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Teachers - how often do you spend your own money, on buying things for school?

(66 Posts)
InternationalPower Wed 21-Aug-13 17:07:41

I am bursar at a state primary and have been shocked seeing posts on here suggesting that it is the norm for you to spend your own money on things for school. E.g something to support a child who is not being properly provided for at school, on rewards for your class or educational materials.

Is this really that common? Where I work there is money set aside in the budget specifically for these things. I would be horrified to think our staff were buying them from their own money.

BoneyBackJefferson Sun 25-Aug-13 18:21:27

I refuse to buy textbooks, but spend a fortune on stationary.

usually £30 per term occasionally more.

Fairyliz Mon 26-Aug-13 09:07:07

International
I have worked as a Finance Officer/Business Manager for 14 years and always ensure that we have a budget for these items. I also fill in the paperwork for the teachers if necessary and have even got the Head to sign off forms when teachers have lost their receipts.
Think I need to tell my teachers how lucky they are to have me lol.

EvilTwins Mon 26-Aug-13 10:26:13

I buy stuff for my classroom all the time. I'm secondary Performing Arts. Almost all the books, posters, CDs, DVDs, props etc in my room are mine. I've also bought costumes for school plays & not claimed the money back. If/when I move school, though, the books etc will be going with me. I've been teaching since 1997 & have had a couple of posters (for favourite productions) on every classroom wall I've ever taught in. Makes it feel like home wink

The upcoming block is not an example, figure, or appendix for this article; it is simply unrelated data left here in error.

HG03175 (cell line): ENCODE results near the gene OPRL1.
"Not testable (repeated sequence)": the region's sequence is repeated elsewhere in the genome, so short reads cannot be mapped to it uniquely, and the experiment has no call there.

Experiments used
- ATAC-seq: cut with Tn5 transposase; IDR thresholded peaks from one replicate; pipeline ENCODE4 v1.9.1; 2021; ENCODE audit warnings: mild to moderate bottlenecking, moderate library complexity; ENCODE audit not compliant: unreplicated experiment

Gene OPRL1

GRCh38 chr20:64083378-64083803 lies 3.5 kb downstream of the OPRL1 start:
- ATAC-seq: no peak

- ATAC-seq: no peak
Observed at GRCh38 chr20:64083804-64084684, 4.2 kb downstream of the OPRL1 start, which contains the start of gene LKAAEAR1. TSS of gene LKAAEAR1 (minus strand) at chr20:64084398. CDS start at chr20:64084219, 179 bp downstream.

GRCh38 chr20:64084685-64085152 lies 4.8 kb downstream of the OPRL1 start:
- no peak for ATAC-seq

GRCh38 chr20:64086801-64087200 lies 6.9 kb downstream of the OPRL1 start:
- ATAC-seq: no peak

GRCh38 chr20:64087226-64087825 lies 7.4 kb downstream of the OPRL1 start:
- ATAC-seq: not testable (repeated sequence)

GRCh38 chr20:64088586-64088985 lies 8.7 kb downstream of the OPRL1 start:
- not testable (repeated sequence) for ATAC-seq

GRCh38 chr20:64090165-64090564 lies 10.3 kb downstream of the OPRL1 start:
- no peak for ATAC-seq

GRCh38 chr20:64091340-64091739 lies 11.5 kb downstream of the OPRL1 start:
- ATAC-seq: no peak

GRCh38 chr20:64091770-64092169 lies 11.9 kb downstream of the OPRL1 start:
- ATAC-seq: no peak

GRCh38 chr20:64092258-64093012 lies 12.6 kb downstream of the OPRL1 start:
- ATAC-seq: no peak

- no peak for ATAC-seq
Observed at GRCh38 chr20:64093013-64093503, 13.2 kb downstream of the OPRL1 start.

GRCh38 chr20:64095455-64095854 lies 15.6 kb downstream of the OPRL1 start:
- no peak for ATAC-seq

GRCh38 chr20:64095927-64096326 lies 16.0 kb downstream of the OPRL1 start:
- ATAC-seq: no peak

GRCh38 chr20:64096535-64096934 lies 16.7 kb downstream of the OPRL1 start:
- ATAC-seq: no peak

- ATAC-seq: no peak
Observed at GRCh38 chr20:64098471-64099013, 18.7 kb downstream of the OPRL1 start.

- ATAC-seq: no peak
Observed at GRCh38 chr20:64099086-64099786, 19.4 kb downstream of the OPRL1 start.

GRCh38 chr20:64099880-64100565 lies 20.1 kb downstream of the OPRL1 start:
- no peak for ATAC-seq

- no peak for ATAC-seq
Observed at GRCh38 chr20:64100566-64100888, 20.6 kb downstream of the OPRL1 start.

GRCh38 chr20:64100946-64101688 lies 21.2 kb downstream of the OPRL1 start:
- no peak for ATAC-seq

I don't mind, tbh. I never buy consumables or large items, but I shudder to think what the total spend would be if I added it all up.

mrspaddy Mon 26-Aug-13 10:35:36

I have bought lots ... baby wipes, cordial. This is only in the past year. I also raid charity shops for books, spare clothing. We all do this. It is a disgrace really. We used to get a budget.

I don't mind buying things that I keep myself. I bring them home in the summer.

lade Mon 26-Aug-13 20:44:09

Yes all the time. I teach in FE and I buy...

- Books for me to research the topics I am teaching.

- Stationery: Laminates, pens, felt tips for the students etc...

- Small whiteboards for the students to use in class. (only buy these occasionally when I see them reduced in WHS).

- My own teachers planner. They say they are too expensive, so we have to buy our own.

- And most importantly, chocolate for the students. I do a weekly multiple choice test and the winner(s) get a chocolate bar - I buy those.

I also do a lot of printing at home

But FE has less money per student than sixth formers who stay in schools, so we have a much stricter budget!

happilyconfused Mon 26-Aug-13 21:13:49